Aircraft development and RAF personnel recruitment were further advanced in 1936. Two important events in that year were to shape Kenneth’s destiny. In March the Supermarine Model 300 had made its maiden flight to great acclaim. This plane was soon to be renamed the “Spitfire”. This flight took place over the Solent near Southampton. As student at the Airspeed College in Portsmouth he was in the right place at the right time. By 1936 the County of Hampshire was already becoming a centre for flying and aeronautical development. Being in the aeronautical engineering industry and based at Portsmouth Kenenth may well have witnessed the testing of the Spitfire prototypes. As part of the RAF expansion in July 1936 the Government announced the formation of the Royal Air Force Volunteer Reserve. (RAFVR) It allowed volunteers to undergo free flying training at weekends and during 15-day annual training camps. By the outbreak of the war in 1939 there were 2,500 RAFVR pilots. (Bishop, 2003)

Kenneth Holland would have joined the RAFVR after he turned 18, some time in 1938. Before joining the RAFVR he was enrolled as a member of the Civil Air Guard. By September 1939 the world was on the brink of war. All those enlisted in the RAFVR were called up on a permanent basis. Kenneth was then posted to Number 11 Elementary Training School at Scone near Perth in Scotland (Newton, p38.) His service number was 754503 The airfield was originally set up by the local government to expand passenger air services to the area but by the 1930s the focus had shifted to pilot training. (Royal Air Force History) The Number 11 Elementary and Reserve Training School was established in 1936. It was set up and run by a private company called Airwork Ltd. As part of the government’s promotion of air training, private companies were allowed to contract for and to provide training for military personnel. J. H Ginger Lacey, the RAF’s most successful fighter pilot during the Battle of Britain, trained with Airwork. Another famous student was George Pinkerton who was the first pilot to shoot down an enemy aircraft over Britain. (History of the Scottish Aero Club, 2002 ) At the outbreak of the war in 1939 the word Reserve was dropped from the training school title.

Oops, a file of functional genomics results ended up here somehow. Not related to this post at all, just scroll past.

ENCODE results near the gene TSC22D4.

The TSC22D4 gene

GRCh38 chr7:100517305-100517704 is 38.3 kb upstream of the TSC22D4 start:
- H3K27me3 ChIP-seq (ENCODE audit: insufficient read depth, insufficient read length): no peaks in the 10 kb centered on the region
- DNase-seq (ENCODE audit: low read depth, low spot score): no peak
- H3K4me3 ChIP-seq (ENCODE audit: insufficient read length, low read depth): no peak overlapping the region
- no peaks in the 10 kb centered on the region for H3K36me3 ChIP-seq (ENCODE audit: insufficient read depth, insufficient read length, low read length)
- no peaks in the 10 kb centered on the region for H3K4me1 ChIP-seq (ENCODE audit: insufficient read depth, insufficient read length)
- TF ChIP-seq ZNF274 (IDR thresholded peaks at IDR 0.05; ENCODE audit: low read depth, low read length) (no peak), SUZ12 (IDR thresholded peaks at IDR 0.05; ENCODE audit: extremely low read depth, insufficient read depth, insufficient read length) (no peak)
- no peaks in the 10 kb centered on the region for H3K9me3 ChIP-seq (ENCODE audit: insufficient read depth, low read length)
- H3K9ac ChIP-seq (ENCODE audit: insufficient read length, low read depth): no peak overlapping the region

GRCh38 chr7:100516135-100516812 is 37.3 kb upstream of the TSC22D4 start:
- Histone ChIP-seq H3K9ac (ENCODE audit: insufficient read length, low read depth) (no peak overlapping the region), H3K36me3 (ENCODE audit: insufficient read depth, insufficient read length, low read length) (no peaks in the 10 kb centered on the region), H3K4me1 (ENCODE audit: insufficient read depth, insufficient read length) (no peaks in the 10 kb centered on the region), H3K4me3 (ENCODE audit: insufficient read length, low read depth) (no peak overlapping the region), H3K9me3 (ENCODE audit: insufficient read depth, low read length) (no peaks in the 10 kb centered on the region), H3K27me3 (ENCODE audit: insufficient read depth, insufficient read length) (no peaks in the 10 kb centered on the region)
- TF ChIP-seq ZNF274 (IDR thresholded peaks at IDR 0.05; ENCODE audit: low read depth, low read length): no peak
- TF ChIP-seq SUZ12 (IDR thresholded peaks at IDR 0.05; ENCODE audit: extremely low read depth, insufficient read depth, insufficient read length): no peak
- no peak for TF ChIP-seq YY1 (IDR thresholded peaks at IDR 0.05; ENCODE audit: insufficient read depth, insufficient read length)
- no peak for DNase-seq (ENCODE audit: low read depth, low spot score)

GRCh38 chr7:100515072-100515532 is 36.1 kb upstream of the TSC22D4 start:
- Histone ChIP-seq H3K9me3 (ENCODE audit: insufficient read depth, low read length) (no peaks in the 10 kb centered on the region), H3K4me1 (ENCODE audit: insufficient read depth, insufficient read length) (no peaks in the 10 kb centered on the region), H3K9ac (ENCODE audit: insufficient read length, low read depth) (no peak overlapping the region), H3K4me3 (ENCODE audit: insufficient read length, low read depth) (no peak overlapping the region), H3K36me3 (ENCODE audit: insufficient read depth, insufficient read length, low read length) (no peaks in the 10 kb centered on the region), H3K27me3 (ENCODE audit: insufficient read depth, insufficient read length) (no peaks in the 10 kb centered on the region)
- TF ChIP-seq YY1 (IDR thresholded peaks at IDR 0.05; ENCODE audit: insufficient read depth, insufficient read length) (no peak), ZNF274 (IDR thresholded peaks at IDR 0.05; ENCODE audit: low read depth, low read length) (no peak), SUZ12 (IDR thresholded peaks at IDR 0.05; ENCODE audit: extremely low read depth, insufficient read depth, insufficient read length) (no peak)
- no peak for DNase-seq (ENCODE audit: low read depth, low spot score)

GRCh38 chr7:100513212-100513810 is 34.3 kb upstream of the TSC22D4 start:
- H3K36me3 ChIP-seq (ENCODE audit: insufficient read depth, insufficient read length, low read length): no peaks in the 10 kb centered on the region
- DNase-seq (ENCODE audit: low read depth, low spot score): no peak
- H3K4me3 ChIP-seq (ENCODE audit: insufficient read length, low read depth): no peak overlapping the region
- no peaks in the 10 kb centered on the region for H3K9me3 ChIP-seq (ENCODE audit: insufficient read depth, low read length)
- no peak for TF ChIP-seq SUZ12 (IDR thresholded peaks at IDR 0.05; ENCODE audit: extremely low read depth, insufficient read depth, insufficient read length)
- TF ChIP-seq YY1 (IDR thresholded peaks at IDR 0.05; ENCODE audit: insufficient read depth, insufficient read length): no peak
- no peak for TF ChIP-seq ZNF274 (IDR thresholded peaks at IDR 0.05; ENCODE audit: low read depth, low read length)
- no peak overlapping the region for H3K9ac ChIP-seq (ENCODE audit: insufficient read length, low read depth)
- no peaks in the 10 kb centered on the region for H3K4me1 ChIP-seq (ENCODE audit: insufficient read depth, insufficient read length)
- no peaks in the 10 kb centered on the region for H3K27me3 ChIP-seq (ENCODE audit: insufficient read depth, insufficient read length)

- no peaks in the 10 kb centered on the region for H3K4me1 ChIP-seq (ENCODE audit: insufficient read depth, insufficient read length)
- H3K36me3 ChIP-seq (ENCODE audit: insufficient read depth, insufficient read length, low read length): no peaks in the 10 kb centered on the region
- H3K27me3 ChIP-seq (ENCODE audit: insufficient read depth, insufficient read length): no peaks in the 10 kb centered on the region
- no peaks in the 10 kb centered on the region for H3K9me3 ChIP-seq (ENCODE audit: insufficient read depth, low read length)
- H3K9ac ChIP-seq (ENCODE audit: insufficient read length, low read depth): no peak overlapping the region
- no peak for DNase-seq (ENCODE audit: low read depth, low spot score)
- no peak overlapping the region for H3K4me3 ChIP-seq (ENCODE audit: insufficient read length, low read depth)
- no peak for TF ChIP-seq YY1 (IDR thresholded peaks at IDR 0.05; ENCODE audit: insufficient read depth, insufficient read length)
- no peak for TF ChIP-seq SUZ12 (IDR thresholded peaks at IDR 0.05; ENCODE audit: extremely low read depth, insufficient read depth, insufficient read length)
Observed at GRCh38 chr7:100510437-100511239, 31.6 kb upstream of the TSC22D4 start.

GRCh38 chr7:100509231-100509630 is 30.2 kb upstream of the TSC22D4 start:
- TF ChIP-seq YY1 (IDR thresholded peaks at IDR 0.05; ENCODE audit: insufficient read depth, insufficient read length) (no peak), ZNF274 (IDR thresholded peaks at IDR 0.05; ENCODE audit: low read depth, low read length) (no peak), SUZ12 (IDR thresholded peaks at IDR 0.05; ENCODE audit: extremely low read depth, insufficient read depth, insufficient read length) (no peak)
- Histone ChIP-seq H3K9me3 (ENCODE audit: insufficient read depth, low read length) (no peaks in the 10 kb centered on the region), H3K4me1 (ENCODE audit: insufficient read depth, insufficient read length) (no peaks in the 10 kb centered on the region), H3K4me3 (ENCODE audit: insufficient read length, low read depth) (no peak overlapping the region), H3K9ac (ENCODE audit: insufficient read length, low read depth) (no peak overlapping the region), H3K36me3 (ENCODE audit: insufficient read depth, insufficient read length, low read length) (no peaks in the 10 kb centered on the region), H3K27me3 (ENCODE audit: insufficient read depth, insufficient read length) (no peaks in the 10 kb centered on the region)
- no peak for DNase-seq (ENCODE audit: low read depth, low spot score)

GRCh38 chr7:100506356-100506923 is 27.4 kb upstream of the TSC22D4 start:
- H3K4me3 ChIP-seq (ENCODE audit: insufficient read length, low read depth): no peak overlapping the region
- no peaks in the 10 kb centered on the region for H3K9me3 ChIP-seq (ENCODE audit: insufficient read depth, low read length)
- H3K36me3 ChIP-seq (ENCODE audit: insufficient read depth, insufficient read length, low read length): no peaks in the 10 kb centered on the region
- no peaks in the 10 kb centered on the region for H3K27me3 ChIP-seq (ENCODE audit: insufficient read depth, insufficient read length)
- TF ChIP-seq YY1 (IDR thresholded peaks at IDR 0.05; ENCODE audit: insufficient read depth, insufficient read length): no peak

Kenenth was familiar with at least one of the planes used in the training program - the Airspeed Oxford. When he was stationed at Perth the principal plane for pilot training was the DH 82 Tigermoth that first came into service in 1931 as a two-seated trainer. The Tiger moth was designed by the de Havilland Company that had built many of the most successful fighters of the First World War. The de Havilland Company took over Airspeed Company in 1939.

By 1940 the Number 11 Elementary Flying School was operating 90 Tiger moths. Kenneth would have developed his navigational skills in the Oxford but honed his pilot abilities in the Tiger moth. With its open cockpit, the DH 82 would have sorely tested the endurance of trainee pilots during the bitterly cold winter months In Perth. In the early stages of the war there were few demands to cut training time and courses to fill front line squadrons. This was to change within the space of a few months. During the fall of France in May 1940 the RAF suffered its first significant pilot casualties. The need for pilots was now a matter of urgency.

June 1940 brought with it some respite from Hitler’s onslaught, but it was to be the last month of pilot training for Kenneth. As the air war over Britain began to intensify, he was called up to join 152 Squadron at Acklington in Northumberland. The Squadron had reformed as a fighter squadron with Gloster Gladiators – an outdated bi-plane that stood little chance against the Luftwaffe’s Me-109s. By January 1940 the transition to Spitfires was underway. By the time Kenenth joined the squadron in July, it had already been earmarked for the move south. The Squadron moved on 12 July , two days after the beginning of the Battle of Britain.

RAF Warmwell